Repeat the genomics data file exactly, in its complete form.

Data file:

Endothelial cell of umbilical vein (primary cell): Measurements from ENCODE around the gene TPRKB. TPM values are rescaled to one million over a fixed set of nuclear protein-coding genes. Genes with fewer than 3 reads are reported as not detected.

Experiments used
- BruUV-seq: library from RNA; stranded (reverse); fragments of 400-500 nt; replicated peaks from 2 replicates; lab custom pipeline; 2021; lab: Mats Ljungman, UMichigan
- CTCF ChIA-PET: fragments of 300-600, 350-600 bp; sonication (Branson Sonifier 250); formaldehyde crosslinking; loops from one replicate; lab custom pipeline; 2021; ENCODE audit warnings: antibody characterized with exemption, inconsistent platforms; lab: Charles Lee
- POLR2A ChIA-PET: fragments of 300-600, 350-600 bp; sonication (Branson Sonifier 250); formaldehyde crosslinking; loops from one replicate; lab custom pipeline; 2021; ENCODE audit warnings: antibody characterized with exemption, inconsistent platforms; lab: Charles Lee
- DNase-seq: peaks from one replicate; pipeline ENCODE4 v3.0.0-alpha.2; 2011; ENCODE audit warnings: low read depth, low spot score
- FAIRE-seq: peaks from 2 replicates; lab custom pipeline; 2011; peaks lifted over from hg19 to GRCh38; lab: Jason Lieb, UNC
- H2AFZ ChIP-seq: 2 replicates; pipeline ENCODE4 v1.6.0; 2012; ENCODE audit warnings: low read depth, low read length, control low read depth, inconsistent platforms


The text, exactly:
Endothelial cell of umbilical vein (primary cell): Measurements from ENCODE around the gene TPRKB. TPM values are rescaled to one million over a fixed set of nuclear protein-coding genes. Genes with fewer than 3 reads are reported as not detected.

Experiments used
- BruUV-seq: library from RNA; stranded (reverse); fragments of 400-500 nt; replicated peaks from 2 replicates; lab custom pipeline; 2021; lab: Mats Ljungman, UMichigan
- CTCF ChIA-PET: fragments of 300-600, 350-600 bp; sonication (Branson Sonifier 250); formaldehyde crosslinking; loops from one replicate; lab custom pipeline; 2021; ENCODE audit warnings: antibody characterized with exemption, inconsistent platforms; lab: Charles Lee
- POLR2A ChIA-PET: fragments of 300-600, 350-600 bp; sonication (Branson Sonifier 250); formaldehyde crosslinking; loops from one replicate; lab custom pipeline; 2021; ENCODE audit warnings: antibody characterized with exemption, inconsistent platforms; lab: Charles Lee
- DNase-seq: peaks from one replicate; pipeline ENCODE4 v3.0.0-alpha.2; 2011; ENCODE audit warnings: low read depth, low spot score
- FAIRE-seq: peaks from 2 replicates; lab custom pipeline; 2011; peaks lifted over from hg19 to GRCh38; lab: Jason Lieb, UNC
- H2AFZ ChIP-seq: 2 replicates; pipeline ENCODE4 v1.6.0; 2012; ENCODE audit warnings: low read depth, low read length, control low read depth, inconsistent platforms